Every winter photographer Giacomo Fortunato takes on a personal project to “stay sane during the long frost we have in New York City,” this year saw him indulge in one of his personal passions. “I’ve always wanted to do something with heavy metal as it’s been an integral part of my upbringing, but in New York the metal scene is pretty limited,” says Giacomo. After some research the photographer tracked down 70,000 Tons of Metal, the largest metal cruise ship there is.
“This year 70,000 Tons travelled from Florida to Jamaica with 60 metal bands and 3,000 fans from all over the world for five days,” explains Giacomo. “I attended the cruise as a spectator and a photographer. It seemed like a funny juxtaposition of 3,000 people wearing black in the Caribbean sun listening to what some might consider the least relaxing music ever.”
Giacomo’s images are animated and raucous with complete anarchy framing each image. The classic crowd shots are interspersed with drunken posing and wild antics, as well as a few shots of swishing long locks and heavy beards. “We drank, we sang, we partied in jacuzzis until 5am, watching bands perform on the pool deck of the ship. Bands played from 10am to sunrise the next day, every day. There was very little time to fuel up with food or rest,” he says.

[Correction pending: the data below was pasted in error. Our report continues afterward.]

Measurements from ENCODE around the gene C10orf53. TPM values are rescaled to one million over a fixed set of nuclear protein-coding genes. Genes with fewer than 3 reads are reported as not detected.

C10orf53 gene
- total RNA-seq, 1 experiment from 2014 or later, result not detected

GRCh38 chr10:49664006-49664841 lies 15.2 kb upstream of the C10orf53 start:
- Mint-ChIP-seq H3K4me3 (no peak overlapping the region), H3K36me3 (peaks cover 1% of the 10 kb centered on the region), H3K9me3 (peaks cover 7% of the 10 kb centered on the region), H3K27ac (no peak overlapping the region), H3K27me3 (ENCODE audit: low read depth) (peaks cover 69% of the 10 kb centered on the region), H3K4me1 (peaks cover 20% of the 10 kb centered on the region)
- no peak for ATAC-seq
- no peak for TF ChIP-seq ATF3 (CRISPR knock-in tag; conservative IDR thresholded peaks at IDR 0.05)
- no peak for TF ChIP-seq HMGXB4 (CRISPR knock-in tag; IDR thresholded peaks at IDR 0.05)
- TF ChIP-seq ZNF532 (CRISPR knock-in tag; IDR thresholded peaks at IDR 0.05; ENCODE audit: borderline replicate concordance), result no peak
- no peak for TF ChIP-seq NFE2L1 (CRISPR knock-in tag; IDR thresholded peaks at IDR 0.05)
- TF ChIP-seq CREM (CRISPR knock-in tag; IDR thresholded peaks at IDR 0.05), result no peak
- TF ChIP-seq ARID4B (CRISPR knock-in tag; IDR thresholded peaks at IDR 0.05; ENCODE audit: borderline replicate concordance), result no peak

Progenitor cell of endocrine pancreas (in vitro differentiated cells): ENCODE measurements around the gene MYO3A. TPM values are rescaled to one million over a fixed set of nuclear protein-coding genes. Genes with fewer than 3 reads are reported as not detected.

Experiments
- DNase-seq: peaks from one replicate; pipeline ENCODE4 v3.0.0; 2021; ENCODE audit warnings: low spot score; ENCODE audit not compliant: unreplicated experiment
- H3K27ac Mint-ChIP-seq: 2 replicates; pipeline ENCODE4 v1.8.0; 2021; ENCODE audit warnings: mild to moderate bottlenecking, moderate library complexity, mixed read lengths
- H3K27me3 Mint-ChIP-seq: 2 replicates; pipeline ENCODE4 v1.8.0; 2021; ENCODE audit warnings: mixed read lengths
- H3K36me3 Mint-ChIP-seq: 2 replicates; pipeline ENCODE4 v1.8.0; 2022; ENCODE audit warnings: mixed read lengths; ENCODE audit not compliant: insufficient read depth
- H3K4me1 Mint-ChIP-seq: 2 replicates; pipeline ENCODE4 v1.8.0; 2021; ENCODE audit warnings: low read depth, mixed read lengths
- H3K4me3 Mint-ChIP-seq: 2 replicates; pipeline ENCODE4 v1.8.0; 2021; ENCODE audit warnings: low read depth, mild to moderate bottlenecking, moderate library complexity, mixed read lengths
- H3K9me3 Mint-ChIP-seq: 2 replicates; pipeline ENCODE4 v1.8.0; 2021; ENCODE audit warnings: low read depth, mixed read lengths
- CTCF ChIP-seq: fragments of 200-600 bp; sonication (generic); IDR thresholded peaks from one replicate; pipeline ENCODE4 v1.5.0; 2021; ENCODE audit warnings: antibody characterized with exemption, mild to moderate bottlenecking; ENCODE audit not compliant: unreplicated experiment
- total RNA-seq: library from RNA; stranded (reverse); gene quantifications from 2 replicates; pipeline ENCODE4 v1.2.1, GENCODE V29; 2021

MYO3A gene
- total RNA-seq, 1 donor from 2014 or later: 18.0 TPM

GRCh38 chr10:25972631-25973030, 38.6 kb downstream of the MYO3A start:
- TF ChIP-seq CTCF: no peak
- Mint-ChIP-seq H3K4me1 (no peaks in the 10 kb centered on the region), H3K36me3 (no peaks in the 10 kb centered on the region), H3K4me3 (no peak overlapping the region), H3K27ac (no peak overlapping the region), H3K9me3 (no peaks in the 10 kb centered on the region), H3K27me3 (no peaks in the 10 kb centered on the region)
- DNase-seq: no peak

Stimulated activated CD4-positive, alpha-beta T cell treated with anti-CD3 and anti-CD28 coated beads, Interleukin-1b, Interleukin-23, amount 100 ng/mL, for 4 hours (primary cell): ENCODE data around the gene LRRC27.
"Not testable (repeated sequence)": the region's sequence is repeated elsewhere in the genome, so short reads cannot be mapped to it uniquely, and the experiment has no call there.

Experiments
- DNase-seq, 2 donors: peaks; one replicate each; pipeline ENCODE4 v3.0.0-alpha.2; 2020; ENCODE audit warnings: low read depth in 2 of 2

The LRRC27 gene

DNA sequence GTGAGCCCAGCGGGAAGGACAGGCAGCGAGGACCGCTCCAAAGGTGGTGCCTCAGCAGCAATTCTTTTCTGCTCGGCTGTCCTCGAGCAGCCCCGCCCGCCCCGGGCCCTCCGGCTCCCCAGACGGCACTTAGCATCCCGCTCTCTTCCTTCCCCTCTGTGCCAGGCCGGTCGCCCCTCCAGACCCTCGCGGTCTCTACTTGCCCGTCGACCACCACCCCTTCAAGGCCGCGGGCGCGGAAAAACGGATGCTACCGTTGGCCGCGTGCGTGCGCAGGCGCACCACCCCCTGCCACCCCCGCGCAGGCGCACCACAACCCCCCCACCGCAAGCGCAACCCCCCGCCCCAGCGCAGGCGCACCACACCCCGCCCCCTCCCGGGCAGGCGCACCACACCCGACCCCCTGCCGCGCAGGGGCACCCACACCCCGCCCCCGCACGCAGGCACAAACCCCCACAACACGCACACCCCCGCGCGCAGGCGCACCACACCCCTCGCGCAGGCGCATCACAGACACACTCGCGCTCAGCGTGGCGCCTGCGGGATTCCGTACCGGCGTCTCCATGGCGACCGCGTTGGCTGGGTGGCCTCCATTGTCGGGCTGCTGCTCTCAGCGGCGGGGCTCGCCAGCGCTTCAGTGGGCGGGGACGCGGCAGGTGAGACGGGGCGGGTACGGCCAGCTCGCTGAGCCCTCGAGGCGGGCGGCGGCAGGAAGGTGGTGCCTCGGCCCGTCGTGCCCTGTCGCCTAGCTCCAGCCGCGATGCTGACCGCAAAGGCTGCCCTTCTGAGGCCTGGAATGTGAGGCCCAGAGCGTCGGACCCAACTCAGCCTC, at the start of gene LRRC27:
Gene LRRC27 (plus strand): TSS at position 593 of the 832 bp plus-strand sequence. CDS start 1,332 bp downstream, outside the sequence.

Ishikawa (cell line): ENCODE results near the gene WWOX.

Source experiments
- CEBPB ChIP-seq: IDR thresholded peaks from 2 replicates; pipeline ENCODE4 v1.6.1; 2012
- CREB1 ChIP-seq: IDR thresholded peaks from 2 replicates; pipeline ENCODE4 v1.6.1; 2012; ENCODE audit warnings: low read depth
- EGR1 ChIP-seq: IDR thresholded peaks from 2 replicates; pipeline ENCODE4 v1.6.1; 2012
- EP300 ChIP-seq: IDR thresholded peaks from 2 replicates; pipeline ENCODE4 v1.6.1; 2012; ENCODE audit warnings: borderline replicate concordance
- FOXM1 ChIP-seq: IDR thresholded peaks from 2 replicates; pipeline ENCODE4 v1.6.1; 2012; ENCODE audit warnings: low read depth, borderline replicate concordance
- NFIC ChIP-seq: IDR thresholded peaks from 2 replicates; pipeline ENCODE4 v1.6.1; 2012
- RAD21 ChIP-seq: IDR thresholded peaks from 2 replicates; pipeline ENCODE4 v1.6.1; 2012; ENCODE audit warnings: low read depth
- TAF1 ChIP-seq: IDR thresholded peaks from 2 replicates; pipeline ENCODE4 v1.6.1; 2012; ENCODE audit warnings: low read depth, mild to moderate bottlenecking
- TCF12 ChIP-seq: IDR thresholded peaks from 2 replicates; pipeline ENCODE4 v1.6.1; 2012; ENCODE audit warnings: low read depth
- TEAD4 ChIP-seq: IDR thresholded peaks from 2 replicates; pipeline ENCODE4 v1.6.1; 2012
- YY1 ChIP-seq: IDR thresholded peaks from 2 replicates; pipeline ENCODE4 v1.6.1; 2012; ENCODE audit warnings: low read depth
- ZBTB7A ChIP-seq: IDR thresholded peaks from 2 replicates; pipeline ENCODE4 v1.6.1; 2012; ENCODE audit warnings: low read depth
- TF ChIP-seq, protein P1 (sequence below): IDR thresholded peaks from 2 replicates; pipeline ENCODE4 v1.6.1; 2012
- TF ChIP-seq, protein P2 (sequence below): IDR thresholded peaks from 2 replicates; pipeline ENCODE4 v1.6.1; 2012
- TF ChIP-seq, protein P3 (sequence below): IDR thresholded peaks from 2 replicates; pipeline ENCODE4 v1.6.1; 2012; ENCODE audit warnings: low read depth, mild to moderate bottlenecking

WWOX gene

It’s the crowds that are the focus in the series, but initially Giacomo set out to photograph the bands. “I shot a band or two but I ended up being far more intrigued by the fans, because their reaction to the music was just as energetic. Trying to encapsulate this unsurpassable energy through images is as tough as it is thrilling.”
- Google Design's best of 2018
- Pentagram's Emily Oberman talks us through her identities for the Harry Potter universe
- Pugment is an art-fashion label reflecting the realities of modern-day Tokyo
- Kieran Yates reflects on a world, and a year, in flux
- Paperpress locates the point where “graphic design and description overlap”
- Andrés Mañon documents Mexico City's queer creative scene through ornate portraiture
- Alex Gamsu Jenkins’ comics remind us of how gross we really are
- Pop culture powerhouse Bryan Rivera's 2018 in graphic design
- Don't worry, be angry: how politics and creativity collided in 2018
- Vice magazine's creative team talks us through its new and unexpectedly different redesign
- DIA channels NYC and gives Squarespace its signature kinetic treatment in brand refresh
- London Art Fair gets an abstract and textural rebrand for 2019